Analysis of the fatigue failure of a mountain bike front shock
We present an analysis of a mountain bike front shock failure. The failure of the 1-year-old shock occurred catastrophically as the bike was ridden off of a 1-m drop. The failure was the result of fast fracture through both shock tubes at the location where the tubes were press fit into the shock upper crown. Examination of the fracture surfaces of the tubes revealed regions of fatigue crack growth that nearly penetrated the entire thickness of both tubes. An estimate of the forces during use, coupled with stress analysis, revealed three stresses near the fracture site-axial compression, bending, and hoop stresses. During operation, the axial compressive stress is negligible while the hoop and bending stresses are significant. Based on fracture mechanics, and an estimate of the bending stress from a 1-m drop, it is confirmed that the fatigue cracks present on the fracture surface were large enough to induce fast fracture. Prior to the existence of the fatigue cracks, the stresses were magnified locally near the fracture site by a significant stress concentration caused by the sharp transition from the shock tube to the crown. The fatigue cracks initiated at a circumferential location in the tube commensurate with high tensile bending stress and the stiffest region of the crown (highest stress concentration). Based on the evidence, the most probable cause of the bike shock fatigue failure was the shock design, which facilitated high local stresses during use. © 2003 Elsevier Ltd. All rights reserved.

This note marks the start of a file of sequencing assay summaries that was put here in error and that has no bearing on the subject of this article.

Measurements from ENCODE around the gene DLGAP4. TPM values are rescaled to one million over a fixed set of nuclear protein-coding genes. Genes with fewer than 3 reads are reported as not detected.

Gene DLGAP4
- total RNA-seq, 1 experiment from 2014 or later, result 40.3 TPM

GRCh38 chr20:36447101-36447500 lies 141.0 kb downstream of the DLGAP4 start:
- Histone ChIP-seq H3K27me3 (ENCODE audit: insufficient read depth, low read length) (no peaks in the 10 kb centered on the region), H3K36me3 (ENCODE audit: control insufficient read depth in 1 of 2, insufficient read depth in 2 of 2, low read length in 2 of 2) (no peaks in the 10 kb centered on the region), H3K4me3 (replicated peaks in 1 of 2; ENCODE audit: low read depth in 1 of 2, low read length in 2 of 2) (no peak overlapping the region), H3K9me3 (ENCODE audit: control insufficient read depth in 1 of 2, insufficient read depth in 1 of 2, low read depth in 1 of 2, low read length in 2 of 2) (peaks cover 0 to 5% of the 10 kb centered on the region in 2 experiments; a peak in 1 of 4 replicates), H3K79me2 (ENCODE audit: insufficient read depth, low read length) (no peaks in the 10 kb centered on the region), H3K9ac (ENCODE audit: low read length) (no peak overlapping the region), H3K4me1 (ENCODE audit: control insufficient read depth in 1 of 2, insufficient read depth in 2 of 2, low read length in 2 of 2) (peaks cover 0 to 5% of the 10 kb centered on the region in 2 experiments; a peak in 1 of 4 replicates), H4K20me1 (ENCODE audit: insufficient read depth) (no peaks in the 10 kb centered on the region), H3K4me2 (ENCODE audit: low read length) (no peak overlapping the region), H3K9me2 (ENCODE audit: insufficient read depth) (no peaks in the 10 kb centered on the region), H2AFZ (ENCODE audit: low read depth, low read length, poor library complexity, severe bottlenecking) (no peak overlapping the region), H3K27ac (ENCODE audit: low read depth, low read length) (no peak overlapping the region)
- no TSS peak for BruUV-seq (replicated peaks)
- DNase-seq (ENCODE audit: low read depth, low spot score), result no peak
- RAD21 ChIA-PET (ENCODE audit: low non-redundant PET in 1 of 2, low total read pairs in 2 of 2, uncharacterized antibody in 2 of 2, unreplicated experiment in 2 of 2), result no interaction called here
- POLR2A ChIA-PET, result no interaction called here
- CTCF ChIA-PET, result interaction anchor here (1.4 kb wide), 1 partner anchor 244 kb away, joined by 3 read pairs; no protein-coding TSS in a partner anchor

Shelton, H; Sullivan, JO; Gall, K
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